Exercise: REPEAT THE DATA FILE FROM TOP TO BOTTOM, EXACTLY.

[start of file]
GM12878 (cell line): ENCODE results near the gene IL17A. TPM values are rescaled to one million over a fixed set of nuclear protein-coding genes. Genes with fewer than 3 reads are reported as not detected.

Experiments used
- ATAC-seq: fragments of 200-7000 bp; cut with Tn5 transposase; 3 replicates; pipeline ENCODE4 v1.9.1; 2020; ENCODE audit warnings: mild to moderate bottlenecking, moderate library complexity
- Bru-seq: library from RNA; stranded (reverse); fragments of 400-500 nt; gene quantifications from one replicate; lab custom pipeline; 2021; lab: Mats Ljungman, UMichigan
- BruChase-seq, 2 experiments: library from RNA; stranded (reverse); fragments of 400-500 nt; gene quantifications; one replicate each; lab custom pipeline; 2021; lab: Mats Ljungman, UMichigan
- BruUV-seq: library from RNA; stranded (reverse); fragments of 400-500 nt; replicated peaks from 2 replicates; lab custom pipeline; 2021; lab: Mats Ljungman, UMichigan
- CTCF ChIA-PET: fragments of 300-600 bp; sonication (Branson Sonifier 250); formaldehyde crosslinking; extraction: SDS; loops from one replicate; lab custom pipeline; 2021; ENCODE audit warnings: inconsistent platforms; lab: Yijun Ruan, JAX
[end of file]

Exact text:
GM12878 (cell line): ENCODE results near the gene IL17A. TPM values are rescaled to one million over a fixed set of nuclear protein-coding genes. Genes with fewer than 3 reads are reported as not detected.

Experiments used
- ATAC-seq: fragments of 200-7000 bp; cut with Tn5 transposase; 3 replicates; pipeline ENCODE4 v1.9.1; 2020; ENCODE audit warnings: mild to moderate bottlenecking, moderate library complexity
- Bru-seq: library from RNA; stranded (reverse); fragments of 400-500 nt; gene quantifications from one replicate; lab custom pipeline; 2021; lab: Mats Ljungman, UMichigan
- BruChase-seq, 2 experiments: library from RNA; stranded (reverse); fragments of 400-500 nt; gene quantifications; one replicate each; lab custom pipeline; 2021; lab: Mats Ljungman, UMichigan
- BruUV-seq: library from RNA; stranded (reverse); fragments of 400-500 nt; replicated peaks from 2 replicates; lab custom pipeline; 2021; lab: Mats Ljungman, UMichigan
- CTCF ChIA-PET: fragments of 300-600 bp; sonication (Branson Sonifier 250); formaldehyde crosslinking; extraction: SDS; loops from one replicate; lab custom pipeline; 2021; ENCODE audit warnings: inconsistent platforms; lab: Yijun Ruan, JAX